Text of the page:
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    Michel Rocard (23 August 1930 – 2 July 2016) was a French politician and a member of the Socialist Party (PS). He served as Prime Minister under François Mitterrand from 1988 to 1991 during which he created the Revenu minimum d'insertion (RMI), a social minimum welfare program for indigents, and achieved the Matignon Accords regarding the status of New Caledonia. He was a member of the European Parliament, and was strongly involved in European policies until 2009. In 2007, he joined a Commission under the authority of Nicolas Sarkozy's Minister of Education, Xavier Darcos.

    Rocard was born in Courbevoie, Hauts-de-Seine, to a Protestant family. The son of nuclear physicist Yves Rocard, he entered politics as a student leader while he was studying at Sciences Po. He became chair of the French Socialist Students affiliated to the main French Socialist party at the time, the French Section of the Workers' International (SFIO), and studied at the École nationale d'administration (ENA), after which he chose to enter the prestigious Inspection des finances. As an anti-colonialist, he went to Algeria and wrote a report regarding the widely-ignored refugee camps of the Algerian War (1954–1962). The report was leaked to the newspapers Le Monde and France Observateur in April 1959, which almost cost Rocard his position. Michel Rocard was a certified glider pilot.

    Having left the SFIO because of Guy Mollet's position towards the Algerian War, Rocard led the dissident Unified Socialist Party (PSU) from 1967 to 1974. He was a prominent figure during the May 1968 crisis, supporting the auto-gestionary project. He ran in the 1969 presidential election but obtained only 3.6% of the vote. Some months later, he was elected deputy for the Yvelines département, defeating the former Prime minister Maurice Couve de Murville. He lost his parliamentary seat in 1973, but retook it in 1978.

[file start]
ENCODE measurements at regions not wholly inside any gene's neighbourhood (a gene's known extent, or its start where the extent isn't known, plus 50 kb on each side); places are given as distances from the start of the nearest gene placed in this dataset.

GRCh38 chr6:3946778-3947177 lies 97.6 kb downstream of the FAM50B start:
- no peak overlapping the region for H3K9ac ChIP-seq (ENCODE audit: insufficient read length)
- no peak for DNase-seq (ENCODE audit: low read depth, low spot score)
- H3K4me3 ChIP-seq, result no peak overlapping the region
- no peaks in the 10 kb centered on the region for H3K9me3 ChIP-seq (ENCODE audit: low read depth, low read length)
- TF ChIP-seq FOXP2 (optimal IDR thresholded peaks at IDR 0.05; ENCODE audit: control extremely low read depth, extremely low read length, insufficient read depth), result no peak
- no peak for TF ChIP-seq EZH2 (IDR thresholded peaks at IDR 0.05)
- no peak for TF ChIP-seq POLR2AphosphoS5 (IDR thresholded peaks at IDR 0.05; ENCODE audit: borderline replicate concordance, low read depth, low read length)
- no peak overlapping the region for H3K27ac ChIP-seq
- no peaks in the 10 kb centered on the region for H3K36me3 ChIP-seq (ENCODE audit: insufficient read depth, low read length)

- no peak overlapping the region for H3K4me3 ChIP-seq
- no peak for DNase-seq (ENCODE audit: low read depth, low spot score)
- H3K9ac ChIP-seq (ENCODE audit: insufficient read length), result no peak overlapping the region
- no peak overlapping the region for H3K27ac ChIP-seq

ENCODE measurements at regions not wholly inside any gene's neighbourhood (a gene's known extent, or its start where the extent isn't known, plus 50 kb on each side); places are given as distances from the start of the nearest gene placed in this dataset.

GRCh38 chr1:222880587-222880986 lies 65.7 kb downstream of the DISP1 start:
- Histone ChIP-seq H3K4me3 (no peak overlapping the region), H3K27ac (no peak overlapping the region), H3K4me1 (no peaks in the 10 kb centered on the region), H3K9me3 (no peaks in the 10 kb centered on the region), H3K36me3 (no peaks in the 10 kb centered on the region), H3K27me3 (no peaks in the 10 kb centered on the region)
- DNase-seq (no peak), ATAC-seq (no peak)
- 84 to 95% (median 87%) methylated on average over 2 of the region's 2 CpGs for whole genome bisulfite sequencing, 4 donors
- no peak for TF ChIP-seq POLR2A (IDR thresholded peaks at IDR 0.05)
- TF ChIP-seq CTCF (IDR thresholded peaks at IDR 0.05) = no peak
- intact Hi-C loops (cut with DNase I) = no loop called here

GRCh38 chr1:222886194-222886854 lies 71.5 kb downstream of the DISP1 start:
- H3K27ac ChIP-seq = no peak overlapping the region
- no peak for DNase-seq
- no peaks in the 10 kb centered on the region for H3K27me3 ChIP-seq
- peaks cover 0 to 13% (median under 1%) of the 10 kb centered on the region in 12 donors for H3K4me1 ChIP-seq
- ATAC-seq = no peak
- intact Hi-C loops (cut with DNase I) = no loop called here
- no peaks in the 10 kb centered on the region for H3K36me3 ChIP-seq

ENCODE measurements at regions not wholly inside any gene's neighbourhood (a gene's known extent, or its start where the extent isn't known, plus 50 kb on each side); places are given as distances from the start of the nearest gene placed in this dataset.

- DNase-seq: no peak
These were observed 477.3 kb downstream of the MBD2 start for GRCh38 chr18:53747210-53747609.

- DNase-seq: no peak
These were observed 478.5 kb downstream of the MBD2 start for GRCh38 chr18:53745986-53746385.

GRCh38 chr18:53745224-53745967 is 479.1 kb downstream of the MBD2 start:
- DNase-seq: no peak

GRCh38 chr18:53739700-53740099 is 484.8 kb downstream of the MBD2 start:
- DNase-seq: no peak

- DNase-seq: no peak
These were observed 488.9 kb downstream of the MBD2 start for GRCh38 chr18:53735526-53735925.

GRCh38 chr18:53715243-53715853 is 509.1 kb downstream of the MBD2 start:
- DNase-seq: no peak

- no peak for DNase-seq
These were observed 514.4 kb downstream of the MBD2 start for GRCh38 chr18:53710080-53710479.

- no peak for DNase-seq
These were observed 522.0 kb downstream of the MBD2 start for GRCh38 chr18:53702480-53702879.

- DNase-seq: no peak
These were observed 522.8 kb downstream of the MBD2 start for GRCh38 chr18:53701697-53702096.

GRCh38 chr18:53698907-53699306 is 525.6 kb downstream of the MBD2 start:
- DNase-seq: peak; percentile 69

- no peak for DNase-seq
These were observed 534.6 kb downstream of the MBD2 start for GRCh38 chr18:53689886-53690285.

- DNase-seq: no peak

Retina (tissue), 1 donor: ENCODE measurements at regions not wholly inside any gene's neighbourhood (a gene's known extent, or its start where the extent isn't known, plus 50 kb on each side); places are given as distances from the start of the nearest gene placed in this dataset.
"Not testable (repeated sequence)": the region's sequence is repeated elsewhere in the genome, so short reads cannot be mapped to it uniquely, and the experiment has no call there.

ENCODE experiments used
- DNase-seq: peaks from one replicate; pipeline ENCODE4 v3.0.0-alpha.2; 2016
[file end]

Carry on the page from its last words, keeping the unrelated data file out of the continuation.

In 1973–74, he participated in the LIP conflict, selling watches with the workers and participating, behind the scenes, in the attempts to find an employer who would take back the factory, which was on the verge of being liquidated.

    In 1974, he joined François Mitterrand and the renewed Socialist Party (PS), which had replaced the old SFIO. Most of the PSU members and a part of the French and Democratic Confederation of Labour (CFDT) trade union – the non-Marxist section of the left that Rocard famously defined as the "Second Left" – followed him.

    Elected mayor of Conflans-Sainte-Honorine in 1977, he led the opposition to Mitterrand inside the Socialist Party (as a candidate of the right wing of the party). After the defeat of the left at the 1978 legislative election, he tried to take over the leadership of the party. In spite of his alliance with Pierre Mauroy, the number 2 of the PS, he lost at the Metz Congress (1979). As the Socialist Party's most popular politician at the time (including Mitterrand himself), he announced that he would run for president; but his "Call of Conflans" did not result in majority support within the PS, and he withdrew his candidacy. Mitterrand was the successful Socialist candidate in the 1981 presidential election. ...

    Source: Article "Michel Rocard" from Wikipedia in English, licensed under CC-BY-SA 3.0.